vSphere Design: CARR – How do you know if you have them correct?

10 12 2012

Image linked from http://justcreative.com/2009/10/11/classic-elegant-serif-fonts/I’m a techie. I like technology, and ask me to solve a problem that involves something with a computer, and usually I’ll get it solved. My boss seems to know that, and it’s one of the reasons why I get pulled in to projects that require hands-on.

I like to talk about technology. It’s one of the reasons that I enjoy being in my current pre-sales role so much. I enjoy taking a technology, trying to simplify what it does, and then talking to a customer to see if a technology can add value in their setup, or solve one or more specific problems they might be having.

The one doesn’t work without the other for me. I need stick time with something before I’m really able to effectively communicate about it. I’m not the kind of guy to go over a PowerPoint presentation and then deduce how a product works in real life. I can do that up to a certain degree, but I won’t feel really confident without having some form of hands-on.

In comes the design part

In one of my previous posts, I asked how you learn to speak design. There are design methodologies that can help you uncover goals, and it will be up to you to identify the CARR, or written out:

  • Constraints
  • Assumptions
  • Risks
  • Requirements

And this is where the hard part is for me. I don’t deal with this terminology, in a design environment, on a day-to-day basis. And it makes it hard to actually categorize these in a correct fashion, without a lot of practice.

There is a good document on the VMware Community page that goes in to detail on “Functional versus Non-functional” requirements. The document states the following:

Functional requirements specify specific behavior or functions, for example:
“Display the heart rate, blood pressure and temperature of a patient connected to the patient monitor.”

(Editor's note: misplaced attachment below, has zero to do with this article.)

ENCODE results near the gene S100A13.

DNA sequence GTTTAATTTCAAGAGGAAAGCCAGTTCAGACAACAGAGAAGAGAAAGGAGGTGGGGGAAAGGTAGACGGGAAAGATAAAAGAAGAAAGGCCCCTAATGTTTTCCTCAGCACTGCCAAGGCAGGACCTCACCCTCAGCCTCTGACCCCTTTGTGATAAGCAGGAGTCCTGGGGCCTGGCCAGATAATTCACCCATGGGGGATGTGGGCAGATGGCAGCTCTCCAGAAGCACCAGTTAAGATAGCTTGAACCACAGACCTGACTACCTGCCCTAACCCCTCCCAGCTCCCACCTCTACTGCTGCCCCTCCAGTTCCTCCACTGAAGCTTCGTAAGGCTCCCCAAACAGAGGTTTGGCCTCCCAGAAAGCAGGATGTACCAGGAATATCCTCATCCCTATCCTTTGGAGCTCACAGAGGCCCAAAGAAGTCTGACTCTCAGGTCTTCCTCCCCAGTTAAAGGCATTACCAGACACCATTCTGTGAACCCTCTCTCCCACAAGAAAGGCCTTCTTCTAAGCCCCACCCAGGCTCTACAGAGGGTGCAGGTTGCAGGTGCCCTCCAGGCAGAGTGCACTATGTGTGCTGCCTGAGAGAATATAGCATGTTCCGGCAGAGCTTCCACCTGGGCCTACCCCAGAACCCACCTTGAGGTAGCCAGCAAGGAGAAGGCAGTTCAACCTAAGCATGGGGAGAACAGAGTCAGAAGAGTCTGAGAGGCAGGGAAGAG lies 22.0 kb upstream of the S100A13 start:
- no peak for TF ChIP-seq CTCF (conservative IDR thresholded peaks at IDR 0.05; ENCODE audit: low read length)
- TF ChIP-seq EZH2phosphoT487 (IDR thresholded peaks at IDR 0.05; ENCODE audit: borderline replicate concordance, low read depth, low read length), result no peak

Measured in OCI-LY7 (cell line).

Non-functional requirements specify all the remaining requirements not covered by the functional requirements. They specify criteria that judge the operation of a system, rather than specific behaviors, for example: “Display of the patient’s vital signs must respond to a change in the patient’s status within 2 seconds.”

Which makes it relatively simple. Those are simple examples, and when you keep in mind that a non-functional requirement usually is a design constraint, you should be all set to identify constraints and requirements, right?

Maybe not so much?

Along comes something in a different form, and then the over-thinking starts:

  • “You must re-use existing server hardware”.
  • That’s great. I “must” do something, so it’s a requirement, right? But does this change the way that “my heart rate is displayed”? Well, since I’m a techie, depending on the server model, this might influence the way it’s displayed. Do I need to change my design because I’m re-using the hardware? Well, you may need to. But normally your design shouldn’t depend on the hardware you are re-using. But what if it’s not allowing me to create a cluster, or run certain workloads, or is so old that it won’t allow me to use certain features?

And the rambling goes on, and on, and on.. At least, I think this is where a lot of folks can go wrong. My gut feeling is that we perhaps over-think what is being said/asked. If we know nothing about the environment at all, but the customer tells us that we need to re-use the hardware that is already in place, then that is a?

  • Requirement? We are after all required to re-use the hardware?
  • Constraint? We are constrained from bringing in any other hardware?

What would be your take on this? And what do you use to actually differentiate and remember what is what?

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